S&P Global Ratings today said it has revised its outlook on Tata Power to positive but has withdrawn its rating at the company's request. "At the same time we affirmed our 'B+' long-term issuer credit rating on the India-based company. We then withdrew the rating at Tata Power's request. The company has no outstanding rated foreign currency debt," the ratings agency said in a statement.
According to the statement, the outlook revision reflected its expectation that Tata Power would refinance its debt to significantly alleviate liquidity pressures in the next three to nine months.
The agency expected the company to refinance its external commercial borrowings related to its Mundra project in the next three months, removing the covenant breach. It also anticipated that Tata Power would refinance some of its other short-term debt over the fiscal year ending March 2019 (fiscal 2019).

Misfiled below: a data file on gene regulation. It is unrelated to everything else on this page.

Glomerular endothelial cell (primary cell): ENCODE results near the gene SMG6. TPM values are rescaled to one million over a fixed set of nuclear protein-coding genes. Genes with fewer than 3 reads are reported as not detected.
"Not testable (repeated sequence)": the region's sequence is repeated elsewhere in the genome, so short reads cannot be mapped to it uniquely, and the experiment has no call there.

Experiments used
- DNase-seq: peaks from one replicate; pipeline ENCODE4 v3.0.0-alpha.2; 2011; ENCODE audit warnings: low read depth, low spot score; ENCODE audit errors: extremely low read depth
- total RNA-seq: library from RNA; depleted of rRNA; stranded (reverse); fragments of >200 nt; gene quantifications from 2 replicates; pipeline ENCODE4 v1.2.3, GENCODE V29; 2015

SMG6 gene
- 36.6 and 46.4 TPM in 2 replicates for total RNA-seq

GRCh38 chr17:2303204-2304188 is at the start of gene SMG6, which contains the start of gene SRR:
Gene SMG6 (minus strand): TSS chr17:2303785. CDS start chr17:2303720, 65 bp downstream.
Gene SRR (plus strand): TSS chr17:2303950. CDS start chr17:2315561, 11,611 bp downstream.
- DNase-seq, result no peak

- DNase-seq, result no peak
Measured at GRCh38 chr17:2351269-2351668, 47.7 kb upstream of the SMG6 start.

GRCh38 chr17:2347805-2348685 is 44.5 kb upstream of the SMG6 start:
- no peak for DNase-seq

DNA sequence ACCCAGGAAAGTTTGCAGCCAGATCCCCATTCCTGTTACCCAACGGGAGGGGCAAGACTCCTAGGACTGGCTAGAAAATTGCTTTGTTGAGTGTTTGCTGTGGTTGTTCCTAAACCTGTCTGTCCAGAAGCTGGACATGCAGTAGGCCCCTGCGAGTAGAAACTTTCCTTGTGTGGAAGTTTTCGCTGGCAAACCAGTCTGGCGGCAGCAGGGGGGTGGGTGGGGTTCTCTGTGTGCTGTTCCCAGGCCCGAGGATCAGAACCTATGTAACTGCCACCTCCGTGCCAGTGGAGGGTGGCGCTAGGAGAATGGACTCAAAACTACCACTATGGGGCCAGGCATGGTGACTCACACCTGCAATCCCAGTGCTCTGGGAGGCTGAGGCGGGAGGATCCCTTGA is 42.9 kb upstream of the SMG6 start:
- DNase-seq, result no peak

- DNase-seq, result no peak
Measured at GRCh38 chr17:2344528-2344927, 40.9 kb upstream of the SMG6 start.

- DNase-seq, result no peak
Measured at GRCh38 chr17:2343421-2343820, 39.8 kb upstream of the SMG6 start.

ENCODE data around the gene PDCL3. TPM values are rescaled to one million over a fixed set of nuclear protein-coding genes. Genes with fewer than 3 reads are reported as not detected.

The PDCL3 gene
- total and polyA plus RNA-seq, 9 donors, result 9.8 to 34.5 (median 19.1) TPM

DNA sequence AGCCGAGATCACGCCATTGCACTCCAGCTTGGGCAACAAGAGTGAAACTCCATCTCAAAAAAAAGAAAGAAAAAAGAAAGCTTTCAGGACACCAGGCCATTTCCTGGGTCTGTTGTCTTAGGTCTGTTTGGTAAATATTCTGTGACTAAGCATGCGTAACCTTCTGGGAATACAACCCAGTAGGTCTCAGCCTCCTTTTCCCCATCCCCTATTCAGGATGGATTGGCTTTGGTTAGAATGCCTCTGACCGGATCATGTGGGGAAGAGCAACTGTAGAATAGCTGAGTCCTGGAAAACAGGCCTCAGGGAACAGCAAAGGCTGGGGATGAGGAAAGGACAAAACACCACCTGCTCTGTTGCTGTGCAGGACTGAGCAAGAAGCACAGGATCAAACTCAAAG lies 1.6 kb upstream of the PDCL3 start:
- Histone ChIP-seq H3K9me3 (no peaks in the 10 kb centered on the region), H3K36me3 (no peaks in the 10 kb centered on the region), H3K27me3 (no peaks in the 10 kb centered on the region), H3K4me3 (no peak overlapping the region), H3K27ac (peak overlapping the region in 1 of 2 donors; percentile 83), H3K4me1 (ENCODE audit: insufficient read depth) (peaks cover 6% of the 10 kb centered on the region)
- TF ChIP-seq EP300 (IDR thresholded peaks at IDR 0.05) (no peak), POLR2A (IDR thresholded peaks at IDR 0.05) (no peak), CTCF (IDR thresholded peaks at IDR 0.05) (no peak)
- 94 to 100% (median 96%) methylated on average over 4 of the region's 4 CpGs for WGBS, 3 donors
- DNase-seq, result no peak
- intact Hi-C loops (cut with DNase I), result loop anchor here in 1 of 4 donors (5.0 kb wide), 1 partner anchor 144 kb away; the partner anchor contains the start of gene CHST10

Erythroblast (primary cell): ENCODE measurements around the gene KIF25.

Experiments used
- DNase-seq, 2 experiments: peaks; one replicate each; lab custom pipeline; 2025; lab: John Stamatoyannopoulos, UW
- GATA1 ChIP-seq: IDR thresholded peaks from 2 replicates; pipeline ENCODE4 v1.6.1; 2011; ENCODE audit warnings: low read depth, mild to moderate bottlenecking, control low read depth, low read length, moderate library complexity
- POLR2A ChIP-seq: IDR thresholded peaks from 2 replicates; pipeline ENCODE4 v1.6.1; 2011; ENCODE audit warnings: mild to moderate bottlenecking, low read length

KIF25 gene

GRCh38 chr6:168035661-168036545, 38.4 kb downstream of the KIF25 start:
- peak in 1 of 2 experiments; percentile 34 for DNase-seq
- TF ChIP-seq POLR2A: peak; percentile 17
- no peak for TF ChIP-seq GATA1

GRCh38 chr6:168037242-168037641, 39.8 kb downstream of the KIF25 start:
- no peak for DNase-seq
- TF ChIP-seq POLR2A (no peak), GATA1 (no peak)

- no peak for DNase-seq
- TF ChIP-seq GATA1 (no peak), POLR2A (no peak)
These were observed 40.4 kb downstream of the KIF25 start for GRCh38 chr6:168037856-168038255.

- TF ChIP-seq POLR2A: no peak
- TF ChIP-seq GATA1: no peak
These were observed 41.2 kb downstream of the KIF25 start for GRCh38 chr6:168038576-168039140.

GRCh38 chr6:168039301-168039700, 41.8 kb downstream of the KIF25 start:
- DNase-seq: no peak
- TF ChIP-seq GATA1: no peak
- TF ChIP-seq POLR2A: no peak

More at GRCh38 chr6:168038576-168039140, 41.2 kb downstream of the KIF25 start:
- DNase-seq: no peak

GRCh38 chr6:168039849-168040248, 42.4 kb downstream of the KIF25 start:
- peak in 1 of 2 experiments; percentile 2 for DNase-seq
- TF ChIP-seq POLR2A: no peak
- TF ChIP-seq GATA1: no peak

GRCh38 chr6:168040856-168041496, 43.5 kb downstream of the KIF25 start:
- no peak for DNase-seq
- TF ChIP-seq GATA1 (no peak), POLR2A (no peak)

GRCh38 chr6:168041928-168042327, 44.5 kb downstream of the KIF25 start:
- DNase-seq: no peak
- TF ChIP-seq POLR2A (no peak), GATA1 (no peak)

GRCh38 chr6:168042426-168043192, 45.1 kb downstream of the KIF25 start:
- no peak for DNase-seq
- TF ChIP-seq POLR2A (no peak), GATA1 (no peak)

The positive outlook at the time of the withdrawal also reflected its expectation that the company's ongoing asset sales, stable regulated cash flows, and growth in the renewables segment would help reduce leverage, it said.
Tata Power's leverage had risen following the debt-funded acquisition of Welspun Renewables Energy in fiscal 2017.
The agency expected Tata Power's ratio of funds from operations (FFO) to debt to improve to about 9 percent in fiscal 2019 and above 10 percent in fiscal 2020, from 7 percent in the previous year, it added.
The ratings affirmation prior to the withdrawal reflected agency's view that Tata Power's stable regulated cash flows would offset higher earnings volatility in the company's unregulated segments, particularly in Coastal Gujarat Power Ltd., which owns the Mundra plant.
It has estimated the company's EBITDA margin to be 22-24 percent in the next 12-24 months.
First Published: IST